Over the past decades, economic sociology has been revealing how culture shapes economic life, turning a fascinating research field into a flourishing and increasingly influential discipline. No one has played a greater role in this development than Viviana Zelizer, one of the world’s leading sociologists. Economic Lives (Princeton University Press, 2010) synthesizes and extends her most important work to date, demonstrating the full breadth and range of her field-defining contributions in a single volume for the first time.
Economic Lives — as an introduction to, and summary of, Zelizer’s scholarship — shows how shared cultural understandings and interpersonal relations shape everyday economic activities. Far from being simple responses to narrow individual incentives and preferences, economic actions emerge, persist, and are transformed by our relations to others. Distilling decades of research, the book offers a distinctive vision of economic activity that brings out the hidden meanings and social actions behind the supposedly impersonal worlds of production, consumption, and asset transfer. Economic Lives ranges broadly from life insurance marketing, corporate ethics, household budgets, and migrant remittances to caring labor, workplace romance, baby markets, and payments for sex. These examples demonstrate an alternative approach to explaining how we manage economic activity–as well as a different way of understanding why conventional economic theory has proved incapable of predicting or responding to recent economic crises.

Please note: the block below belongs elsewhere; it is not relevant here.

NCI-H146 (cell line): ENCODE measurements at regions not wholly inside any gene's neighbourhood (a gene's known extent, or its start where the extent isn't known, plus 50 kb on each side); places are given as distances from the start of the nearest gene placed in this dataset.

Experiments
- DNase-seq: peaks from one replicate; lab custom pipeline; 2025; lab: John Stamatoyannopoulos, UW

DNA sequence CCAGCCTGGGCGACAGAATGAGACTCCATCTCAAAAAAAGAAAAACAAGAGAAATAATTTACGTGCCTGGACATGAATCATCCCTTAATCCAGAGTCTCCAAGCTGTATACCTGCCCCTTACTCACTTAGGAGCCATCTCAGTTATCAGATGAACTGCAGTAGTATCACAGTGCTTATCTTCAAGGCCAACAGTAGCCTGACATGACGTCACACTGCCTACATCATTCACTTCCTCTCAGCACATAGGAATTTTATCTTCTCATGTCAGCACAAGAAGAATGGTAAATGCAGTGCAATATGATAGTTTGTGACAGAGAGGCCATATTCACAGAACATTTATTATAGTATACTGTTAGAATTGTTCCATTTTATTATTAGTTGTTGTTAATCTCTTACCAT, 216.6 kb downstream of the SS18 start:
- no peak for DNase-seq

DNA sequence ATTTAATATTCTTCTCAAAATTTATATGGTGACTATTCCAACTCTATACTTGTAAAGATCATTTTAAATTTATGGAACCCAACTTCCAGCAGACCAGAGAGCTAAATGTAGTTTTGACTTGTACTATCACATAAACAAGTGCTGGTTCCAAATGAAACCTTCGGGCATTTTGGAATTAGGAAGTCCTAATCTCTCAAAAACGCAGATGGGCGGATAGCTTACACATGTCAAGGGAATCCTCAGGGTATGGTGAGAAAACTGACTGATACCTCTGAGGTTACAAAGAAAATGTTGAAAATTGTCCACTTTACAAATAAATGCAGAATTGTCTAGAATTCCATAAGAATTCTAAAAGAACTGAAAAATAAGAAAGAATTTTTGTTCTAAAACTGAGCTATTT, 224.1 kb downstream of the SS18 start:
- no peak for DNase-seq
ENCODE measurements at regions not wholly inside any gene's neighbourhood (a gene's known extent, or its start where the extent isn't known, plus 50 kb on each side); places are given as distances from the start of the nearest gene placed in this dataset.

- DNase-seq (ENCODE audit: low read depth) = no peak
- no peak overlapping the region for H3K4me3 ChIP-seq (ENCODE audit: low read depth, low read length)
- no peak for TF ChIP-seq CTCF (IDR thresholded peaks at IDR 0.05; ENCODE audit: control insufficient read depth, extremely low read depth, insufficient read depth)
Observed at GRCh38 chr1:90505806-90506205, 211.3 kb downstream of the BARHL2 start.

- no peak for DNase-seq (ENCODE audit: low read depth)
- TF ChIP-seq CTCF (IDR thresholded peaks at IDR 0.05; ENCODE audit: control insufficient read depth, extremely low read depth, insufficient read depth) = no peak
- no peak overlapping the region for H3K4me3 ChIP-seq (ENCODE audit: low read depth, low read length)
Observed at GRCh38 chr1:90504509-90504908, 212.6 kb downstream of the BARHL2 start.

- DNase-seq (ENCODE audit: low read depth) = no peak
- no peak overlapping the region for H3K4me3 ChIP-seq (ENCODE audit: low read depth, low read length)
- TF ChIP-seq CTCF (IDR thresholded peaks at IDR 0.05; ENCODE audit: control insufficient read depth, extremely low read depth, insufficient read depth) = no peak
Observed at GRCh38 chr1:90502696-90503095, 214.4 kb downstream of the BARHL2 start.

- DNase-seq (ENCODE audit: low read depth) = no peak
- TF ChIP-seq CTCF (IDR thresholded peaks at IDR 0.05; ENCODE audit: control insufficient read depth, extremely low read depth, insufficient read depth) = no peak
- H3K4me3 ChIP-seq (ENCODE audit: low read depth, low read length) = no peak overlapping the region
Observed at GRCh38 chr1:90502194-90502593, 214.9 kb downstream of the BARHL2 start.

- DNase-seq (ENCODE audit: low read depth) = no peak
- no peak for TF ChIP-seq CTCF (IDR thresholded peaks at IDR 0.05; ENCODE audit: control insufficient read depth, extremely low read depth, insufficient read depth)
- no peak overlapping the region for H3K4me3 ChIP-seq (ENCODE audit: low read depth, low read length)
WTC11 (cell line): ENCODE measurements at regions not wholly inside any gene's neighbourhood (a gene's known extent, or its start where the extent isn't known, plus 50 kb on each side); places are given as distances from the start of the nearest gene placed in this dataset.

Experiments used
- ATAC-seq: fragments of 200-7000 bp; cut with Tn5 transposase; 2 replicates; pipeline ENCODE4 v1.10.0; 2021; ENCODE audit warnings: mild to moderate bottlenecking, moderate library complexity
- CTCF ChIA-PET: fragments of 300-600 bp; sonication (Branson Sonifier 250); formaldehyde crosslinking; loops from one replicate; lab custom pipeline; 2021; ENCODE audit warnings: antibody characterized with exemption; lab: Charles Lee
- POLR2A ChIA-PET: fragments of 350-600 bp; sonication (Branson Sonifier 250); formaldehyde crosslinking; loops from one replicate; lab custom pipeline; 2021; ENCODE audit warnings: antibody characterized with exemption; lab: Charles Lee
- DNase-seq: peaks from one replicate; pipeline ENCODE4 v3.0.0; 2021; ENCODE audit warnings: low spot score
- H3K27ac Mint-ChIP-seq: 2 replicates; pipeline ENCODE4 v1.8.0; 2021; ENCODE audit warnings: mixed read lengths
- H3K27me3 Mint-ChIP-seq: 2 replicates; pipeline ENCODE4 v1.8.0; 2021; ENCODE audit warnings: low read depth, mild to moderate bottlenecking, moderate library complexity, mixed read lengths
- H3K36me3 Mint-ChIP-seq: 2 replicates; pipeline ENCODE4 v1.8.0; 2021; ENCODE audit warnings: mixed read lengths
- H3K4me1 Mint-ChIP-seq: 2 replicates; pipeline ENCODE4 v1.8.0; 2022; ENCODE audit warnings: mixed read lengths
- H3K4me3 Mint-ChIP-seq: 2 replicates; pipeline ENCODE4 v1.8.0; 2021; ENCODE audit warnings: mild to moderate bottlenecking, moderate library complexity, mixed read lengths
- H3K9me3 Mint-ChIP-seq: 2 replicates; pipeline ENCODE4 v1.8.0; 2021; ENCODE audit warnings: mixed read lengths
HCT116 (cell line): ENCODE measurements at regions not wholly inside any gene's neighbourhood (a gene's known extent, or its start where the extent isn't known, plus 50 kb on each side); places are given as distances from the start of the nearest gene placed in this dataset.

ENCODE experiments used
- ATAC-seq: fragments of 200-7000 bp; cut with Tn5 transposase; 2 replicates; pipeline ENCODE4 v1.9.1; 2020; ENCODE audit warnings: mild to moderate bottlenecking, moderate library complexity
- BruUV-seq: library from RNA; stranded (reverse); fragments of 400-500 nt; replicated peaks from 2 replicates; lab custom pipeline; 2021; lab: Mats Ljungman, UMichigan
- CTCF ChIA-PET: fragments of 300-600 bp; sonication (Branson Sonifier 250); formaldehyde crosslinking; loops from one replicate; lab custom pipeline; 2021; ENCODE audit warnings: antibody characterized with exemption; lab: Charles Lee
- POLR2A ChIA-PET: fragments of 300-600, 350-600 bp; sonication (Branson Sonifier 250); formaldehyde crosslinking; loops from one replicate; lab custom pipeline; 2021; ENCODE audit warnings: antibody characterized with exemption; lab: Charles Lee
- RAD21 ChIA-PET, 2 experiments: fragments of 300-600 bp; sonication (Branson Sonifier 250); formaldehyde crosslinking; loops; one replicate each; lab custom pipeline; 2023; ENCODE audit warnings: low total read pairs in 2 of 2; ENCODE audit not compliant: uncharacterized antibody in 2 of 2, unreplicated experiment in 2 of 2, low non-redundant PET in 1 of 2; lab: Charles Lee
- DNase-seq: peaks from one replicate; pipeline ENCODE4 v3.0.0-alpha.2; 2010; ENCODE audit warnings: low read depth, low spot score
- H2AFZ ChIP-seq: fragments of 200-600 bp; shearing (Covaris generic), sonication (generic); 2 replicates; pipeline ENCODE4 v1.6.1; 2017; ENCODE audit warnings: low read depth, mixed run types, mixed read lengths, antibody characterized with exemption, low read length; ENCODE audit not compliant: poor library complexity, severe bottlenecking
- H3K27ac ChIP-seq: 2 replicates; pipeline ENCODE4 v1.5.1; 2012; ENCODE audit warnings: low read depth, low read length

The book reveals Zelizer’s brilliant craftsmanship in knitting together innovative narratives about the ceaseless interplay between money and social relations, means and meaning, material and symbolic.
(Open access to the introduction by Zelizer)